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Rossi & Rossi to offer possibly the earliest surviving Tibetan mandala at Fine Art Asia, Hong Kong
Vajradhatu Mandala Painting, Tibet, 11th Century AD. Pigment on cotton, 125 x 125 cm (49 ¼ x 49 ¼ in).

LONDON.- Rossi & Rossi announced their participation in Fine Art Asia 2012 in Hong Kong. Committed to the growth of the collecting community in the region, Rossi & Rossi return for their seventh year at the fair, having approached major collectors and sourced remarkable pieces to showcase in Hong Kong. This year the fair sports a dramatic new design and on view in a much expanded booth Rossi & Rossi will be showing a wide range of rare Buddhist and Hindu paintings, sculptures, and ritual objects from China, India, and the Himalayas. Ranging in value from $20,000 to more than $5,000,000, each piece embodies deep religious significance and displays masterful craftsmanship.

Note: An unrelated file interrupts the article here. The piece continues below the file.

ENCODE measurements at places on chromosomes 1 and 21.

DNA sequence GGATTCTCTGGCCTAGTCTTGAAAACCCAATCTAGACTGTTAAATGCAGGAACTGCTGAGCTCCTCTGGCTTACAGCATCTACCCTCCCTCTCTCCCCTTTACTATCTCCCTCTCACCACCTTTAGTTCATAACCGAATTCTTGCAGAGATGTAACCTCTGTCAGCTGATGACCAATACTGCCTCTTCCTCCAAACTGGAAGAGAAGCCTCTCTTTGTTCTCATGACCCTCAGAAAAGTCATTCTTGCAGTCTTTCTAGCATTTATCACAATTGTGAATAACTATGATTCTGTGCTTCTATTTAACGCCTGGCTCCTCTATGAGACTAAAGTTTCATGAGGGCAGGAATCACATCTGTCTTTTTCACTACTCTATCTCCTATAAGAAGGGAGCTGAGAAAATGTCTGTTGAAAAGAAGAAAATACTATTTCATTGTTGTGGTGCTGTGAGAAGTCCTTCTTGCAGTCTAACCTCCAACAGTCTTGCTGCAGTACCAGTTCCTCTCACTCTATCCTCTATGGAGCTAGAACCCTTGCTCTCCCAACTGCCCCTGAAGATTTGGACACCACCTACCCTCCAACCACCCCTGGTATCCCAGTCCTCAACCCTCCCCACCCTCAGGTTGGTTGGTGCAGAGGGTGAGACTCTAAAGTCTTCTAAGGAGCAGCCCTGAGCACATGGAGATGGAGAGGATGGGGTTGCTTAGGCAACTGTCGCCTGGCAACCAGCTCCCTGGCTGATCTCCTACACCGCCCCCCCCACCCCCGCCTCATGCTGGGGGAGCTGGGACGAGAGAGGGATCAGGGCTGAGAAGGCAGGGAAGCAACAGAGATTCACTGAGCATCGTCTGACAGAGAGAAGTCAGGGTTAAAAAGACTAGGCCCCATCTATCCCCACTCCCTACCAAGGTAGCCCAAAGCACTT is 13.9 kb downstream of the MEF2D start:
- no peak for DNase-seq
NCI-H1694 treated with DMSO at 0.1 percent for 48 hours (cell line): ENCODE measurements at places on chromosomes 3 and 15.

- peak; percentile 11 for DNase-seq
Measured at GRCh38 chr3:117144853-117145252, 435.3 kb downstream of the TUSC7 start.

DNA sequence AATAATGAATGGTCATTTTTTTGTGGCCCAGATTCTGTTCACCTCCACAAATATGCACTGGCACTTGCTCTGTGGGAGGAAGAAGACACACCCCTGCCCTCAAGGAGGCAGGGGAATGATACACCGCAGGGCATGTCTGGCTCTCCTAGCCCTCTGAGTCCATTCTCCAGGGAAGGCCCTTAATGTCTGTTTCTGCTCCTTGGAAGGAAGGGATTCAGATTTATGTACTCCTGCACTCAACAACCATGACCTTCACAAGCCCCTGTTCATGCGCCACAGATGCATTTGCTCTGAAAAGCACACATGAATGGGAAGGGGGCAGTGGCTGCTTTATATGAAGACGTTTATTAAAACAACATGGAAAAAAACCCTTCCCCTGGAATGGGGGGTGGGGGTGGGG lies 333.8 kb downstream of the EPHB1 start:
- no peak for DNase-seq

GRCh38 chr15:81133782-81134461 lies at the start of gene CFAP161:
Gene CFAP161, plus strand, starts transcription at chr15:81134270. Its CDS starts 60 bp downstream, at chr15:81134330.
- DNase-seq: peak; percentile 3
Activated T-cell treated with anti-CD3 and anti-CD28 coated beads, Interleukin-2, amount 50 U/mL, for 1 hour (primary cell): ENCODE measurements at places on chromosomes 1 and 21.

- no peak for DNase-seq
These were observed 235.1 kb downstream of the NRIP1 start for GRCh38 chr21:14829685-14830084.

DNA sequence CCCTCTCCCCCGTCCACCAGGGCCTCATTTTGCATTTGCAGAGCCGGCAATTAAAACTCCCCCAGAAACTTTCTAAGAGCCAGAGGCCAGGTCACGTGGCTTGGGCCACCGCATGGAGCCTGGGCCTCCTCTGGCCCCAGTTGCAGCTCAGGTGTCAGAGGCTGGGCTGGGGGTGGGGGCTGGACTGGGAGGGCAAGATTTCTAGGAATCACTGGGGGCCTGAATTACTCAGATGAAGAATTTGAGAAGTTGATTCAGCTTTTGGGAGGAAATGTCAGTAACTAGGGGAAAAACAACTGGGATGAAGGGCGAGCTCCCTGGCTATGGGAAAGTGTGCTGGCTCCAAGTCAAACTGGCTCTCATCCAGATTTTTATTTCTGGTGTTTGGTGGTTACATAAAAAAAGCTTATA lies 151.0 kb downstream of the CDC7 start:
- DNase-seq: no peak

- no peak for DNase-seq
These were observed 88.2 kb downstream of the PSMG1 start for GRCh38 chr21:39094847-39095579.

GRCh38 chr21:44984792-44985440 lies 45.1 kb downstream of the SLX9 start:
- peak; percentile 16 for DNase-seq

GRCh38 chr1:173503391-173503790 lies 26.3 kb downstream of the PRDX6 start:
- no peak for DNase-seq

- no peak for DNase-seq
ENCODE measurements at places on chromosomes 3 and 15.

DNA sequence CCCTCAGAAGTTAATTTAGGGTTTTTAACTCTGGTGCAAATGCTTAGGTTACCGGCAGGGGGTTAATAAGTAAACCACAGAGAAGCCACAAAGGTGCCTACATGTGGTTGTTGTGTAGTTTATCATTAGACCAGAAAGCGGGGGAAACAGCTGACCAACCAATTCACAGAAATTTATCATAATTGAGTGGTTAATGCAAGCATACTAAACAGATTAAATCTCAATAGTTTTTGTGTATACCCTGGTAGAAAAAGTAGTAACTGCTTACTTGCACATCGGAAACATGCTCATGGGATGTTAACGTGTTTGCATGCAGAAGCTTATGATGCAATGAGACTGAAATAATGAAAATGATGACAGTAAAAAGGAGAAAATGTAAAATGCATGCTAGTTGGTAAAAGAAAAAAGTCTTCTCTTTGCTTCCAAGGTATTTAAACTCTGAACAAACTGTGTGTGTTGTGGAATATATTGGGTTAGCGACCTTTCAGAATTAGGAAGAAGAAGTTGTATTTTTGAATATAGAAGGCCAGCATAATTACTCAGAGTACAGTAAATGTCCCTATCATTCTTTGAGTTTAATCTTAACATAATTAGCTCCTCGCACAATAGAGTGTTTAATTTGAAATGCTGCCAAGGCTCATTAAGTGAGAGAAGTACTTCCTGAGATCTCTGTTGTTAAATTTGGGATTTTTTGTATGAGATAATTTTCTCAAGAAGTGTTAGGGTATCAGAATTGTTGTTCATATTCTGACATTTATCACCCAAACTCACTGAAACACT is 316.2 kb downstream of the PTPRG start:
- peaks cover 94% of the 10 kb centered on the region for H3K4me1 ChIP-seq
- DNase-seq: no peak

Among the highlights is an 11th century Vajradhatu mandala. Possibly the earliest surviving mandala (ritual cosmic diagram) from Tibet, it is a painting of seminal importance in the history of Tibetan art, representing a clear link between 11thcentury Indian painting and formative Tibetan art of the era. The monumental composition (125 x 125 cm) depicts the Buddha Vairocana at the centre of a cosmic palace populated by a neatly distributed, front facing Buddhist pantheon. The piece illustrates the importance of Vairocana in early Tibetan Buddhism. With its compositional simplicity and interacting geometric planes of soft, but vibrant tones, the painting has no iconographic or stylistic parallels, and even calls to mind modern abstract compositions. The Vajradhatu mandala was exhibited at the Art Institute of Chicago and later at the Arthur M. Sackler Gallery of the Smithsonian Institution, Washington DC. It has appeared in a number of publications including those of Dr Prataditya Pal (2003) and Dr Jane Casey Singer (2002).